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New Edge Cuts 55, Scales Back Operations

The mood was a somber one at New Edge Networks Thursday after officials cut 55 employees and announced its intentions to power down digital subscriber line service in Georgia and Florida.

Citing a tight capital market and its desire to focus energies on the profitable advanced broadband solutions for its business-class of services, New Edge told affected employees Thursday morning of its decision.

Officials said its current DSL service nationwide remains unaffected, and that service to its customers would continue.

Instead, the company plans to take the money its saves from future DSL expansion and invest it in its nationwide asynchronous transfer mode (ATM) network.

Officials expect to reap higher profit margins offering a bundled virtual private network of voice, data, IP and video to businesses, opposed to the relatively low profit margin found in consumer DSL service.

According to Sal Cinquegrani, New Edge spokesperson, the company is doing everything in its power to make the transition as painless as possible.

"These are always tough situations, we've lost a lot of good people today, but we'll do whatever we can to find them new opportunities, Cinquegrani said. "They're good people, and they're going to find new opportunities. If things change for us, we'll gladly hire them back. Which is exactly what we did last time we had a round of layoffs."

Last November, the company eliminated 135 jobs to "stay on a path to profitability and stretch a new cash infusion through much of next year," a company statement read.

Affected employees, most located at the New Edge headquarters in Vancouver, WA, were given a severance package, stock option vestings, counseling and job-hunting assistance.

Also announced was the company's decision to power down the DSL equipment it had only just started operating recently. Georgia went online last month.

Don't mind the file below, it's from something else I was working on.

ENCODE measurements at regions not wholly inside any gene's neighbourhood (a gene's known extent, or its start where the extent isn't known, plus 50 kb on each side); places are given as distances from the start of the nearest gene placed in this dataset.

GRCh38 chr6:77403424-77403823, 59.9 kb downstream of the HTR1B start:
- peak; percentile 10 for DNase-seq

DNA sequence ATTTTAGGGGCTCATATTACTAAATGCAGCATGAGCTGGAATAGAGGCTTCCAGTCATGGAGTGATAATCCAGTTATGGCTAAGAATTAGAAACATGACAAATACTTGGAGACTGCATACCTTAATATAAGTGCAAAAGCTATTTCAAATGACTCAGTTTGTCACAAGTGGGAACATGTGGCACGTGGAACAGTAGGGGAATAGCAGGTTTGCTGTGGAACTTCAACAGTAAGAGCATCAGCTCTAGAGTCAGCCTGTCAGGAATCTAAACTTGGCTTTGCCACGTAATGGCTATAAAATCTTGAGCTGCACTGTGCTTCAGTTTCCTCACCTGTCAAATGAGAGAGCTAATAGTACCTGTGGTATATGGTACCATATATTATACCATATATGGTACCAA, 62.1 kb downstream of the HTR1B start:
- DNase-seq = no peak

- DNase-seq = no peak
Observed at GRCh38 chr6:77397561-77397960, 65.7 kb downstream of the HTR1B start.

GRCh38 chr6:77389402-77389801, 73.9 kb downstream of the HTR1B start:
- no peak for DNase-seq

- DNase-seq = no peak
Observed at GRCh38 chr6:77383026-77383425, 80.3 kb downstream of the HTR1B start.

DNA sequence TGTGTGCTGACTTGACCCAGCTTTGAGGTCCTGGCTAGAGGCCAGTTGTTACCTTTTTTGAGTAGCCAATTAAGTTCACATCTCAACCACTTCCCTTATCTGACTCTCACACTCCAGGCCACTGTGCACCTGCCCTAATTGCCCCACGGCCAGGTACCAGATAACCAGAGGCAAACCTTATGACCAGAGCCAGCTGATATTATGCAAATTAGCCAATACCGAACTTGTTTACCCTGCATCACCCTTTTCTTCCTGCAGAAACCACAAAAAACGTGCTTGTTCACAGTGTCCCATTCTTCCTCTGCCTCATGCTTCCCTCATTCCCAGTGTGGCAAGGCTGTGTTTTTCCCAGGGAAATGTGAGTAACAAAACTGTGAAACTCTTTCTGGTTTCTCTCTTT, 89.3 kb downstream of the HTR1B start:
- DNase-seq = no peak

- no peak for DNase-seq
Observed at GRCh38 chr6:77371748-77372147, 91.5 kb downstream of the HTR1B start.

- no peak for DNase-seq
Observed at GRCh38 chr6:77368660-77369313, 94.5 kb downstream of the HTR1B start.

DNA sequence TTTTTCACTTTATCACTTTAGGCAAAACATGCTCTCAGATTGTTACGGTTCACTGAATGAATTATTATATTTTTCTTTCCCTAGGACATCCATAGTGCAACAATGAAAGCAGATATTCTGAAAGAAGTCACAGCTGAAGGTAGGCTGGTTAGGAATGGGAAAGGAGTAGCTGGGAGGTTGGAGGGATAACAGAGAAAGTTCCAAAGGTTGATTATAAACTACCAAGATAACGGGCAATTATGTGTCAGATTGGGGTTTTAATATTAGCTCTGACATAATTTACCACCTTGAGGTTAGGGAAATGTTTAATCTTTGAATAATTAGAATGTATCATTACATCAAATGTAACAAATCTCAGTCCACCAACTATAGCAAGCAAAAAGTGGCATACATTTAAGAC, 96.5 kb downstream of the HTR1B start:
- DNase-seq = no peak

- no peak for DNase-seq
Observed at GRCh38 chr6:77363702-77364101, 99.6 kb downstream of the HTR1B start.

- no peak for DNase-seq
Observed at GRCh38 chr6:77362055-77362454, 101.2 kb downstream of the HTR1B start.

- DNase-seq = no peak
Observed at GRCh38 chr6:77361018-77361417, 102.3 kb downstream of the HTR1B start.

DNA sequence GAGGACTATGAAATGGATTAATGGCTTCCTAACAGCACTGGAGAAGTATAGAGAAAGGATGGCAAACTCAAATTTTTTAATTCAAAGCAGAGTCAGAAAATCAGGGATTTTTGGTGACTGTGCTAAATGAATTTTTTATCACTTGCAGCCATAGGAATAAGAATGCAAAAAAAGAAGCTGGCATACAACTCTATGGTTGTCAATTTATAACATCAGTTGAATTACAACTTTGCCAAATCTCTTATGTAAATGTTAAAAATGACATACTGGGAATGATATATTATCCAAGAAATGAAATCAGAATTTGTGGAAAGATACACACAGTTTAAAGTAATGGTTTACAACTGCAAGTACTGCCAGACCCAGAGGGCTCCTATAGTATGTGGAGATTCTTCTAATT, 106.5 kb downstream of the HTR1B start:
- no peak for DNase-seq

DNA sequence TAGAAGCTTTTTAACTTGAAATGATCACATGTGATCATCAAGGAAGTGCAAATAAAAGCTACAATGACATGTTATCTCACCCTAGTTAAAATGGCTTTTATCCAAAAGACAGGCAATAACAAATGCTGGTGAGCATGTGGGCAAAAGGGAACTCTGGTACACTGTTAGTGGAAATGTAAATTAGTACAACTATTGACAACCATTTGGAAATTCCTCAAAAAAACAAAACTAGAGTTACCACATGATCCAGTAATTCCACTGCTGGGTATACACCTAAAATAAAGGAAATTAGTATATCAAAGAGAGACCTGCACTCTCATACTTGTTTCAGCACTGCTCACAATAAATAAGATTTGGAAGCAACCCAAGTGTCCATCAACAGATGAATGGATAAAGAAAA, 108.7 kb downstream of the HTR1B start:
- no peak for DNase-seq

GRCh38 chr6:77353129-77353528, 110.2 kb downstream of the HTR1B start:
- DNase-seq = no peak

According to Cinquegrani, less than 100 customers are affected by the news, and that New Edge officials would work with them to get switched to another provider.

Thursday's announcement marks a change in the company's strategic plan, which last year was the same as many broadband providers - becoming first to market providing DSL service.

New Edge's distinction was its plan to serve mainly the second- and third-tier communities that are passed over by many of the larger data competitive local exchange carriers like Covad Communications Group and .

By bridging the "digital divide," the company expected to garner a significant market share in these underserved areas of the country.

It's an idea that was reaping benefits, especially when many of the larger providers started running into deployment problems last year. Officials credit a 60 percent surge in sales last month to the customers leaving those providers for New Edge.

But, with the burst of the Internet bubble and low profit margins, company President, Co-Founder and Chief Executive Officer Dan Moffat said a change in direction was needed in the new millennium.

"The actions we are taking today are painful because they involve the displacement of employees who signed on to our vision of bridging the digital divide with DSL," Moffat said. "However, the investor environment has changed and we cannot operate in year 2001 with a 1999 plan."



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